I tried to sit on the floor on the yoga mat to lie down. The bed was too soft. As soon as I sat on the floor, I felt an incredible urge to go to the bathroom! Yikes, it was already time to push. I’d been in labor only about 2 hours. I kept saying, it’s probably too early but we should call the nurse. I got back on the bed and as soon as I did, I felt the baby was coming. Pushing was the hardest part about labor. The contractions were the most painful and the urge to push was so strong I had to scream to manage the pain. That was probably the only time I might have wanted to epidural. I told myself, it was too late. The midwife came in and began instructing me. She was absolutely amazing. Bharath says my connection with her during this noisy time was quite remarkable. He kept me hydrated and kept encouraging me, saying I was doing just fine. But I zoned everything else out and it was me and the midwife. They got the delivery table ready with what looked like torture implements. I looked away and just kept focus on pushing. I was fading at this time. In between contractions I drank water and the nurse got me an oxygen mask which felt like heaven.

The final push, I will never forget. When we knew it was time,I asked Bharath to change the music to a vedic chant we liked, the Gayatri Mantra. Neither of us are very religious but we wanted Arhan to come into calm amidst the hospital chaos. The music also helped my mood change even though the pain level just spiked. I knew it was time. It felt like a ball of fire came through the birth canal. The midwife told me not to push hard and to calibrate the push. I almost stopped pushing for fear of spilling out the baby on the floor. I tried a little harder and like a ball of fire he came out. Oh my, what a relief it was. There wasn’t a minute to feel anything except extreme relief and exhaustion. The nurses helped Bharath cut the umbilical cord. I don’t know what else was going on. Then they put him on my chest. All gooey from the birth canal in a towel. He came out bawling but as soon as they placed him on me, he went quiet and began starting wondrously at the lights in the room. Everyone kept saying, what a beautiful baby. But I was still too dazed from the whole experience and how fast it happened. Labor of 4.5 hours including pushing! Unbelievable. All the things that I imagined that could have gone wrong with drug induced labor, none of them happened. I had pitocin. I had internal monitoring. But I hadn’t needed the epidural. (Had I been in labor a few more hours I don’t know how this story would have gone I hope I’d have done it without my spine getting numb).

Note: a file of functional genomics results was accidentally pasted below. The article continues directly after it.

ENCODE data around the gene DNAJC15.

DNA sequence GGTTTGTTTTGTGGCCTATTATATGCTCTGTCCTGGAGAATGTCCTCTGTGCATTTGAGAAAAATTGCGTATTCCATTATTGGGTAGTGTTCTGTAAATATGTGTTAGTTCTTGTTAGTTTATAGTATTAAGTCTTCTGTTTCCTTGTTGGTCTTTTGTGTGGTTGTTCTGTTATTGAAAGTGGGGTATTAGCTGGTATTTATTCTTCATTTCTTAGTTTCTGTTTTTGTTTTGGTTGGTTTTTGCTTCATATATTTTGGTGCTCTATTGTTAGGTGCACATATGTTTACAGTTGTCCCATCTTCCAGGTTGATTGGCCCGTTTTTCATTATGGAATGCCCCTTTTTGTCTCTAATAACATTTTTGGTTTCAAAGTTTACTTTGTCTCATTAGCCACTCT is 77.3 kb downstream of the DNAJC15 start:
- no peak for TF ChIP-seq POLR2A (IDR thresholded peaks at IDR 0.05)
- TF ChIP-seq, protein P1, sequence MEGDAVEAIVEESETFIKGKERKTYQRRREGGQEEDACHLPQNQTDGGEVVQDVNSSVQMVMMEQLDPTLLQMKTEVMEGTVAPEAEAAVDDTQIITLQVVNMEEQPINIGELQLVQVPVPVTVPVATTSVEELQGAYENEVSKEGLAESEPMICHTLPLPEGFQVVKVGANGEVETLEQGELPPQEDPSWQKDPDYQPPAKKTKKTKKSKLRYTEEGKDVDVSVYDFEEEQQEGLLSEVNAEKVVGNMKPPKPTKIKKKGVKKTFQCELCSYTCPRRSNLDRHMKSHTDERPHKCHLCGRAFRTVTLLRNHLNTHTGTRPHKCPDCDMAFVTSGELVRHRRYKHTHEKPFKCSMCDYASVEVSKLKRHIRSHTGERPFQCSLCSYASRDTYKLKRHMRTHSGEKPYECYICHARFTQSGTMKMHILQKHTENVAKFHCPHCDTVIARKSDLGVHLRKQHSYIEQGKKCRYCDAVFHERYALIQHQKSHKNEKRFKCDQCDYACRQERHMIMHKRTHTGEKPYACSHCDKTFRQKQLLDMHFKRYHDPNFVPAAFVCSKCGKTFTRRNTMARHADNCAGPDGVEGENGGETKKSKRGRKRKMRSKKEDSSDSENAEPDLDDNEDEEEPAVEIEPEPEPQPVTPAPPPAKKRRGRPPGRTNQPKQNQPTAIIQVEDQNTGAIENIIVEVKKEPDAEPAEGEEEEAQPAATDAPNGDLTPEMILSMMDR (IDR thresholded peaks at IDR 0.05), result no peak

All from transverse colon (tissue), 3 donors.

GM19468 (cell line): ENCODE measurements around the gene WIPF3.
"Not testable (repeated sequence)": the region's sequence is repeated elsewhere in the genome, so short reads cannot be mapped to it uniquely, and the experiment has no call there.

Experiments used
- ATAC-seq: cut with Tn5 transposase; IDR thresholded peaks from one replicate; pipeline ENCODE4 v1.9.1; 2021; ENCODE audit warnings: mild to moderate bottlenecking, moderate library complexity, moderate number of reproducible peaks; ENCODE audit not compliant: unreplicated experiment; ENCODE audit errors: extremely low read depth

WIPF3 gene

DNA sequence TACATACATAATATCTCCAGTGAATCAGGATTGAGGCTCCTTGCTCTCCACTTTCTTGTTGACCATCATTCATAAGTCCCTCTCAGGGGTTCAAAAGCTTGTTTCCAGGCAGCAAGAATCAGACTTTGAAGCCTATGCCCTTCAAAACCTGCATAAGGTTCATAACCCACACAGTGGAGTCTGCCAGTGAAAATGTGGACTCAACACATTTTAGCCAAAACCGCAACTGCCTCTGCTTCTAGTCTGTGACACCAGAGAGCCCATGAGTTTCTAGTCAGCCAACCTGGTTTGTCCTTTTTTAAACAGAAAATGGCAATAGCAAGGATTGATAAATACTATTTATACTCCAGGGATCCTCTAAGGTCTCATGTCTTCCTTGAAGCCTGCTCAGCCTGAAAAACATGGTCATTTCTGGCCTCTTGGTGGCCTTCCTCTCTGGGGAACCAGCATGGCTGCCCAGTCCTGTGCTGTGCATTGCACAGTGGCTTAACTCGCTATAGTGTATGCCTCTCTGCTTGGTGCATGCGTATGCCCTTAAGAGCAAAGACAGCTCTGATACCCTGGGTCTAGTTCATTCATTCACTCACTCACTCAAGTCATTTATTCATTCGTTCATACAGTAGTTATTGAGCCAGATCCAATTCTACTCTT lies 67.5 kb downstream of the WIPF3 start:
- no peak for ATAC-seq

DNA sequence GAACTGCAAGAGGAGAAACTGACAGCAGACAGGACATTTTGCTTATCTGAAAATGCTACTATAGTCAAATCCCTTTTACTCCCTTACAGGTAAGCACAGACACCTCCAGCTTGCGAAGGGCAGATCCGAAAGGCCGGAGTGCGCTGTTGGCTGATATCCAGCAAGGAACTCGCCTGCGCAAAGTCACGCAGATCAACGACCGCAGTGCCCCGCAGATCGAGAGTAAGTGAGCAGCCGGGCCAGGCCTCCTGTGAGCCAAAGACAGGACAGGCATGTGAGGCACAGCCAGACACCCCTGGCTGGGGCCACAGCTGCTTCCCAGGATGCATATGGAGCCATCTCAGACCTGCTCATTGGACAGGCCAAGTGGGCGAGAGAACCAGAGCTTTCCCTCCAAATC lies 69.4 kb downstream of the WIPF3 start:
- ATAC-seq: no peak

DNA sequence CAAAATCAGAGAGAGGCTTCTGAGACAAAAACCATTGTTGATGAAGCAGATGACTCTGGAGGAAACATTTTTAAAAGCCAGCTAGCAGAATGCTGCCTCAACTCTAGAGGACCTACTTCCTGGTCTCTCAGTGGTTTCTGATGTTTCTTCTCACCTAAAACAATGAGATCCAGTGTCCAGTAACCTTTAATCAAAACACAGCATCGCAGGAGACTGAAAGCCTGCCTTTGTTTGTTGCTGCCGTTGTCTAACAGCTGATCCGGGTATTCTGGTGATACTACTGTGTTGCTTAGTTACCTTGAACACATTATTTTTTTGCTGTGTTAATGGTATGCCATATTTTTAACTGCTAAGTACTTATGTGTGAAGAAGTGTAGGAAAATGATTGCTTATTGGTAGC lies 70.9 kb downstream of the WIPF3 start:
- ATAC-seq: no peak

Holding Arhan in my arms was pretty darn awesome. I silently thanked him later for making it easy on me. He was kind to his mother. He was a good baby through the pregnancy but he was especially remarkable for how good he was to me during labor. I’ll forever be thankful for that.

So my continued advice to all to be moms – exercise, eat well, sleep well. And make those last few weeks count – get on the floor, sit on the floor in Indian style, squat, cat-cows and lots of walking. There is no guarantee your labor will be short but these things help, tried and tested!!

arhan

The 36 minute speed workout, with love from Joao